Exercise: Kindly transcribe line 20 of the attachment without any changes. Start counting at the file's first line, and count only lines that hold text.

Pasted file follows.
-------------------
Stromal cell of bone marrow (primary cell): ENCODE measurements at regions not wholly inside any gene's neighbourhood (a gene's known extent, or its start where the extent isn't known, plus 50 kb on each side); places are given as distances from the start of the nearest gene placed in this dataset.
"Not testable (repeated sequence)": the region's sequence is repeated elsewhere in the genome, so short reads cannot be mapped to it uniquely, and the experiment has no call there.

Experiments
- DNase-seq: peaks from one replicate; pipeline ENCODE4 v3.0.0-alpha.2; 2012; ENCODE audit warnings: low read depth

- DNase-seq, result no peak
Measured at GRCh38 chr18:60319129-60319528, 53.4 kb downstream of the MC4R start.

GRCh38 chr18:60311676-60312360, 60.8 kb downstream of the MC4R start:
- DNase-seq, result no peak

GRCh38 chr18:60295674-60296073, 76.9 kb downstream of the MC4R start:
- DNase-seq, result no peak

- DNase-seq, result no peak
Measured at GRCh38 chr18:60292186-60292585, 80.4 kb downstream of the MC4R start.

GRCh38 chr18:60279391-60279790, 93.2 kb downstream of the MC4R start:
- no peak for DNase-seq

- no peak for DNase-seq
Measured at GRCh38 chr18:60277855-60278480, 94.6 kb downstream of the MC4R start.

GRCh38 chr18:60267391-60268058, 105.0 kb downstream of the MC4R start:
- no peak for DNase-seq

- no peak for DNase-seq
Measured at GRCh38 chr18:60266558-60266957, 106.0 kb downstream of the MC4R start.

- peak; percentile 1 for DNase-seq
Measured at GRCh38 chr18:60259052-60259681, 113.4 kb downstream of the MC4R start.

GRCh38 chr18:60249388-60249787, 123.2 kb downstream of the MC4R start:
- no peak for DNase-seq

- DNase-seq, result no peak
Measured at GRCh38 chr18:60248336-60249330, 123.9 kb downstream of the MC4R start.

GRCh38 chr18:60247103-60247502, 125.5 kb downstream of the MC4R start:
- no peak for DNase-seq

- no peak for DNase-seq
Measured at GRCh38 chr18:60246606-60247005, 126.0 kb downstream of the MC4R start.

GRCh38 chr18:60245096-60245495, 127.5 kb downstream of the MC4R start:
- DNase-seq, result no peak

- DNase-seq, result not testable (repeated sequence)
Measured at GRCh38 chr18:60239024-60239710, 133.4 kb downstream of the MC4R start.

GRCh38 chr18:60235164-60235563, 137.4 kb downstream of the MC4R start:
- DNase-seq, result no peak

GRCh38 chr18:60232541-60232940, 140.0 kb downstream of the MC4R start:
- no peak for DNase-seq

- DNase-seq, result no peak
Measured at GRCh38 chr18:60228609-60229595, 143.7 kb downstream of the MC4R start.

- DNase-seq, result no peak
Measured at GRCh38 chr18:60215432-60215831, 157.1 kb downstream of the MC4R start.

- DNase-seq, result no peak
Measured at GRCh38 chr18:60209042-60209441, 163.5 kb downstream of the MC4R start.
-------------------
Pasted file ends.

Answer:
Measured at GRCh38 chr18:60266558-60266957, 106.0 kb downstream of the MC4R start.